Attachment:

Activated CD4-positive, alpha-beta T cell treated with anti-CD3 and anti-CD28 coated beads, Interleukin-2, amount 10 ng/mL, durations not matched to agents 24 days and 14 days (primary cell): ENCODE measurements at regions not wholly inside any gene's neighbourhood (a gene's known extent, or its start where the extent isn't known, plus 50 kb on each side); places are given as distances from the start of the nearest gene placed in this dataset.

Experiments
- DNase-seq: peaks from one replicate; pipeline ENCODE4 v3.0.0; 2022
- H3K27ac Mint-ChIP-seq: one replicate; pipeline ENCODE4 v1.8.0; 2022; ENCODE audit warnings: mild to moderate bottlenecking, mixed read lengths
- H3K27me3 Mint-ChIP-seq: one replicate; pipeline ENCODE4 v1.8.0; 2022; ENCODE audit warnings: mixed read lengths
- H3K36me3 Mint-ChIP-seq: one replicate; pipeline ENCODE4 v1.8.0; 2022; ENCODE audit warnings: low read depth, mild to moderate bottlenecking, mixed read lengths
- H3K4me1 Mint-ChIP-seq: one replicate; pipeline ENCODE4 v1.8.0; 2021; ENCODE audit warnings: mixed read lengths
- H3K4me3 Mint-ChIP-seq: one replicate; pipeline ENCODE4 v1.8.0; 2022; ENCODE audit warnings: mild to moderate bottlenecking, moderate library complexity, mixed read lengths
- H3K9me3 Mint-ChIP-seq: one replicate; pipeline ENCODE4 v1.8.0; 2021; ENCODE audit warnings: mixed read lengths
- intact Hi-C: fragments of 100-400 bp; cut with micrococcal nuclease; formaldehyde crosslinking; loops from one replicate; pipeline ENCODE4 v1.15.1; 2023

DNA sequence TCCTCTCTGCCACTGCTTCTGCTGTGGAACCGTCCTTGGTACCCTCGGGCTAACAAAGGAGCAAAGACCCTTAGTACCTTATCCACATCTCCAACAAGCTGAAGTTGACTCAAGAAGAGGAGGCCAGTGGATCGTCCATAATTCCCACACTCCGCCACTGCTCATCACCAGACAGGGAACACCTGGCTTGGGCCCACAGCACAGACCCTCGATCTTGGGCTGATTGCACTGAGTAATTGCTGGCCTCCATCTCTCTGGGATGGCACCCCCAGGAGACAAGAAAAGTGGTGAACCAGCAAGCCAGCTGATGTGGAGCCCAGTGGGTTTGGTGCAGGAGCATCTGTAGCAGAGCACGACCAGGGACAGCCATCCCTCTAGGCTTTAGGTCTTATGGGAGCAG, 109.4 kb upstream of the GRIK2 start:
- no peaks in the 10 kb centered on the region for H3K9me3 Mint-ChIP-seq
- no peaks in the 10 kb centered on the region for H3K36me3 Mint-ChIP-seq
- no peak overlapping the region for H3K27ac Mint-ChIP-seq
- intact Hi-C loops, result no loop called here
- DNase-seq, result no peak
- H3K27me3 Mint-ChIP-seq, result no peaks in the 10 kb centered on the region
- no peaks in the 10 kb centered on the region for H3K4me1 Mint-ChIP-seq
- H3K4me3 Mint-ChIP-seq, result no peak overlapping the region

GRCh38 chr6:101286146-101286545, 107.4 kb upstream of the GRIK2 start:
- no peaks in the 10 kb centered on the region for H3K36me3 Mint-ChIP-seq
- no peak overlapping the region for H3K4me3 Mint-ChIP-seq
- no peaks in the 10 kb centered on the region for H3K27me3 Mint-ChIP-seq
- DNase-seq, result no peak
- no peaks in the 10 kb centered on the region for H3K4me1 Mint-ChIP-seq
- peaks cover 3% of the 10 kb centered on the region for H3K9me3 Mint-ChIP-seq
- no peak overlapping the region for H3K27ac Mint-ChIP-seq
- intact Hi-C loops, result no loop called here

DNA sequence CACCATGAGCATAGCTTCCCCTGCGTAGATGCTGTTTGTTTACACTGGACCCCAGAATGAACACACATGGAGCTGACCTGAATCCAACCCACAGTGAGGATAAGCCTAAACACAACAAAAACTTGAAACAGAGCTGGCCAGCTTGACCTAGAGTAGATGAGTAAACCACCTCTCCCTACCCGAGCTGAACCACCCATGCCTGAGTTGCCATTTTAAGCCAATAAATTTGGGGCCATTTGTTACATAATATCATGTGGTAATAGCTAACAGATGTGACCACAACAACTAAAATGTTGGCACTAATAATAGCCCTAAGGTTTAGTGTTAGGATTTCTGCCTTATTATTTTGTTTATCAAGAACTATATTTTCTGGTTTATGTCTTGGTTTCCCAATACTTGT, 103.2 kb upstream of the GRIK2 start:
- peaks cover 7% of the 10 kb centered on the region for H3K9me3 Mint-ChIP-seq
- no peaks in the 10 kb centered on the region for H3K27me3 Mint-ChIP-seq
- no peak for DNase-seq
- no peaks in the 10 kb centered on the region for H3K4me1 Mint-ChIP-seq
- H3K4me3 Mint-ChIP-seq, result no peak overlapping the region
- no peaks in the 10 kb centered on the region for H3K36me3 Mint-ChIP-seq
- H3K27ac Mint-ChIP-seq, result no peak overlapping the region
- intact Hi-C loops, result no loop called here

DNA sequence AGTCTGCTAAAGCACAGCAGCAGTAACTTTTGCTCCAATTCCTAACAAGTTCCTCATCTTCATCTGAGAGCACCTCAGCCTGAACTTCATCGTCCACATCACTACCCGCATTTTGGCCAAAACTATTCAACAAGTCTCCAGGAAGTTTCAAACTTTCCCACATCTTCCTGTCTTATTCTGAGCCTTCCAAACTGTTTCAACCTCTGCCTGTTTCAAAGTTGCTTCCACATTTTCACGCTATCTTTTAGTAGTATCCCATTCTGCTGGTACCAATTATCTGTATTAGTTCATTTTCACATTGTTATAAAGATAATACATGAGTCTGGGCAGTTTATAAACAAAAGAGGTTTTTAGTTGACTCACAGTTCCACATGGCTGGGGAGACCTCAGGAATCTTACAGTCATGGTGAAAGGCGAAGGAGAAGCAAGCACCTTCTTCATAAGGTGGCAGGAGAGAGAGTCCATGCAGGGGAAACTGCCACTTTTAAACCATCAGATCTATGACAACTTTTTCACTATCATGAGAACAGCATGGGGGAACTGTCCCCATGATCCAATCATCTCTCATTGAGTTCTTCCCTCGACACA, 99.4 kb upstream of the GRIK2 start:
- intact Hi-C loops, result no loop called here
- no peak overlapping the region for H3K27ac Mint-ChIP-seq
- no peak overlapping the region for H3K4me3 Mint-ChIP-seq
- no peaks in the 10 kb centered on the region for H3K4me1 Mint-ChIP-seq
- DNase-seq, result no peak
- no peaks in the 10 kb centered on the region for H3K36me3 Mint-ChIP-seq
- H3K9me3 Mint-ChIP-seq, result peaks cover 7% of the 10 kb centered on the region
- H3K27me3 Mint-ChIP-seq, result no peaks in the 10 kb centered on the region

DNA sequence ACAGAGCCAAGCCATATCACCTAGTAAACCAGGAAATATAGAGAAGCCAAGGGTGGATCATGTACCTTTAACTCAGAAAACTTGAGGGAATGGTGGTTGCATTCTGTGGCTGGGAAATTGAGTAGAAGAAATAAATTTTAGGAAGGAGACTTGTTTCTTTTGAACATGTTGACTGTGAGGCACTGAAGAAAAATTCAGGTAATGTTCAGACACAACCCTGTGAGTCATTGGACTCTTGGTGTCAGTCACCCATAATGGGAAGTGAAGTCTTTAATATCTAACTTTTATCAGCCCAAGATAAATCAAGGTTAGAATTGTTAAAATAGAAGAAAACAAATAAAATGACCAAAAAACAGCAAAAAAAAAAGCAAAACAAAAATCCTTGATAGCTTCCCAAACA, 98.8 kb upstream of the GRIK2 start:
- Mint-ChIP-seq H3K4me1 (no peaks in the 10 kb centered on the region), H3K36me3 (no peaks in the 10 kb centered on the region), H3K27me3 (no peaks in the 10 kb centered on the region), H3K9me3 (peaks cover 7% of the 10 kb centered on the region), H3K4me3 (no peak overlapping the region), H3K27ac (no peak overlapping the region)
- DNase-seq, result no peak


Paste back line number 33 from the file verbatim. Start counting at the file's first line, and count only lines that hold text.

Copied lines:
- no peaks in the 10 kb centered on the region for H3K4me1 Mint-ChIP-seq